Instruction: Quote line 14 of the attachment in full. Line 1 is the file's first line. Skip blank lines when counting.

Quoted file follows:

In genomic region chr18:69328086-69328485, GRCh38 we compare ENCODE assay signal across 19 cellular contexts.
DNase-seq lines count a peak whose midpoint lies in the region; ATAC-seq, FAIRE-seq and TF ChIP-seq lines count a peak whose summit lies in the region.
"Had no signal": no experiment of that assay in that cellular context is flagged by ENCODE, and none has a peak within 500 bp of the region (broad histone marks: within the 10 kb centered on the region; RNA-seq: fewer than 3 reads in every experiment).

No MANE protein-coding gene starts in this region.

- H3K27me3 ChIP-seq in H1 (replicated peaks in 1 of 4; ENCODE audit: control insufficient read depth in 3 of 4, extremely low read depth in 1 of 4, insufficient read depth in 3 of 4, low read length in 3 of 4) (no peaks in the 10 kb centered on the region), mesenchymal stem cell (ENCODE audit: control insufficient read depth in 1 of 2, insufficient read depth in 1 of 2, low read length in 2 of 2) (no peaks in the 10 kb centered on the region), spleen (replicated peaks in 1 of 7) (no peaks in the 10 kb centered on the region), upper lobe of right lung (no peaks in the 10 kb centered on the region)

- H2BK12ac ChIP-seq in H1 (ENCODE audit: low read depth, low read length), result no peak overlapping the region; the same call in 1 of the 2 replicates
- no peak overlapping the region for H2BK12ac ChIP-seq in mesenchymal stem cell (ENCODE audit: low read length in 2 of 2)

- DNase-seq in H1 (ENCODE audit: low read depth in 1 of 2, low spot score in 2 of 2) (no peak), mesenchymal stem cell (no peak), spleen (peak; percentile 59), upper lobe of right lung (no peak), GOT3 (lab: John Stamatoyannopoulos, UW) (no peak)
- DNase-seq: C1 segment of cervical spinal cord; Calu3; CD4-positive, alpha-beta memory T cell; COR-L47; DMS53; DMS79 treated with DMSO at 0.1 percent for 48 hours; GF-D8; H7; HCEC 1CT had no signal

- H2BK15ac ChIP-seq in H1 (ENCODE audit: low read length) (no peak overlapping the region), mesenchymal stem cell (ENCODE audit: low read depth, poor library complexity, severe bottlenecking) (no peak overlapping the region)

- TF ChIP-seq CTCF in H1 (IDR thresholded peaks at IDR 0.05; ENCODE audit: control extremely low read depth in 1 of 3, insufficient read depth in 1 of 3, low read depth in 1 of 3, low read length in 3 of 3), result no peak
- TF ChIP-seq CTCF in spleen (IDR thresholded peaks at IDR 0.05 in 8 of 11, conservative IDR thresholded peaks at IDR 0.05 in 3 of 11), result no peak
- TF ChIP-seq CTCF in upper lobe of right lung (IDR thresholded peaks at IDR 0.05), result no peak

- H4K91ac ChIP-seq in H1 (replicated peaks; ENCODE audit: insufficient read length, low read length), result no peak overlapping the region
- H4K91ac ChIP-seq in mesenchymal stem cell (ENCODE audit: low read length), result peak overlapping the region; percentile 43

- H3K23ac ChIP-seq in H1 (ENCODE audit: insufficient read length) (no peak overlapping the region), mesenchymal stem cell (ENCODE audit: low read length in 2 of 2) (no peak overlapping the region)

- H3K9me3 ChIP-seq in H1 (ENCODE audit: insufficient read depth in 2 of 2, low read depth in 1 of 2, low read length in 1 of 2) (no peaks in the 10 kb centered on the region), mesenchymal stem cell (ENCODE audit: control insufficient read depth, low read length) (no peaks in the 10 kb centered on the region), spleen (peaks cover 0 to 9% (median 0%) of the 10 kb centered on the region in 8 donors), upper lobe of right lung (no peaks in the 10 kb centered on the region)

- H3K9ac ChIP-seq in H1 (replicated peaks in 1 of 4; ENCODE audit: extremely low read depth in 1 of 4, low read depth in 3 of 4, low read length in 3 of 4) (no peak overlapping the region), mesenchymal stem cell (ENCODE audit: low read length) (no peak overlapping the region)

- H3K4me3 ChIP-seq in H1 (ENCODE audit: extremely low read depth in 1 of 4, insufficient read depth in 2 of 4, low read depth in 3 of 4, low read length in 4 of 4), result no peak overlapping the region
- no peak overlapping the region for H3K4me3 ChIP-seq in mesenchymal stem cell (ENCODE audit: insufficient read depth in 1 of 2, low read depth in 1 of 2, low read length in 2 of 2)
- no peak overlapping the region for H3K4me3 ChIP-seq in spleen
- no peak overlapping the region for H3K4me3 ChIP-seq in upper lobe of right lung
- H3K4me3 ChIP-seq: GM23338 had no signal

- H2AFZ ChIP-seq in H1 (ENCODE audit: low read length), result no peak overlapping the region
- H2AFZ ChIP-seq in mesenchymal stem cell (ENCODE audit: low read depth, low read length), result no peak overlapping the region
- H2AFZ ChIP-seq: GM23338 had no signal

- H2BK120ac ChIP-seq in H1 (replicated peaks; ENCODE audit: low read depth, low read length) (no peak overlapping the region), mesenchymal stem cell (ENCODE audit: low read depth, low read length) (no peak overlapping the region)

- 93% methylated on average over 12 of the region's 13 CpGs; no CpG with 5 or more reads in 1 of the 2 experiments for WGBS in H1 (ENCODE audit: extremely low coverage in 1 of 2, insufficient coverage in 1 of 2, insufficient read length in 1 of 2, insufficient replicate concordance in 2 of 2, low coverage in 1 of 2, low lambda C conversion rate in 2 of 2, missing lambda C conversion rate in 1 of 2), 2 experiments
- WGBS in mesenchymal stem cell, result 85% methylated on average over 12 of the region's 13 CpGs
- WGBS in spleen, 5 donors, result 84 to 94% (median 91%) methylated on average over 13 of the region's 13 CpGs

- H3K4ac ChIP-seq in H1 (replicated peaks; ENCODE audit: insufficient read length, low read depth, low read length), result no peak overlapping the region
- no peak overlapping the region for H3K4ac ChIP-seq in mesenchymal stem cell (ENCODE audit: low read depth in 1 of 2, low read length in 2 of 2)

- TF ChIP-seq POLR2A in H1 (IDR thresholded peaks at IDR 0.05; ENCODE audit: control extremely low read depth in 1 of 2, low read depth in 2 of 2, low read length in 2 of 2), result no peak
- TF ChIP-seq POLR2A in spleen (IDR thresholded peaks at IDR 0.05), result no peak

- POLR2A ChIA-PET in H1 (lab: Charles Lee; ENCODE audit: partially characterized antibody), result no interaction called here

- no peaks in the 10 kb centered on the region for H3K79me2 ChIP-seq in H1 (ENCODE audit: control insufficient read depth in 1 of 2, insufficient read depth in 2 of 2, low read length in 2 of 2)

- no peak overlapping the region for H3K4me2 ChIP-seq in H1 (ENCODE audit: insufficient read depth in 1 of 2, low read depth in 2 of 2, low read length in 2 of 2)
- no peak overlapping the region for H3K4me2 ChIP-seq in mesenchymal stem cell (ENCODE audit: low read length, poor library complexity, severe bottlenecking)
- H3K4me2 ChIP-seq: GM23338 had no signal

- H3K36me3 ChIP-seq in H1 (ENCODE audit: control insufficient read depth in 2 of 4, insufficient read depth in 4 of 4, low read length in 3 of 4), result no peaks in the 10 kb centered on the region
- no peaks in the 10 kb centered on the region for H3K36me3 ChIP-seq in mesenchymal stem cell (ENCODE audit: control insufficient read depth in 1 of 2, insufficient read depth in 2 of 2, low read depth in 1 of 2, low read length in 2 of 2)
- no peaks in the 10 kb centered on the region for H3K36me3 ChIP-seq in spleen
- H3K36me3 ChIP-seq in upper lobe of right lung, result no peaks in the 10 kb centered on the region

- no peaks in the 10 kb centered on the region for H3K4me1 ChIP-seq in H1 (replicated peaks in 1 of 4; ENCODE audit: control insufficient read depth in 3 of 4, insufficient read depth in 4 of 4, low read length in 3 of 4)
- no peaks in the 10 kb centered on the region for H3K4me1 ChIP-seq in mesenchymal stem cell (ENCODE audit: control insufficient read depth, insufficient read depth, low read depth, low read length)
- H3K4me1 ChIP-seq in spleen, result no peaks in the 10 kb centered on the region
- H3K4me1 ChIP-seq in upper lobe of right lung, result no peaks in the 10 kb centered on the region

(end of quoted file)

- H4K91ac ChIP-seq in H1 (replicated peaks; ENCODE audit: insufficient read length, low read length), result no peak overlapping the region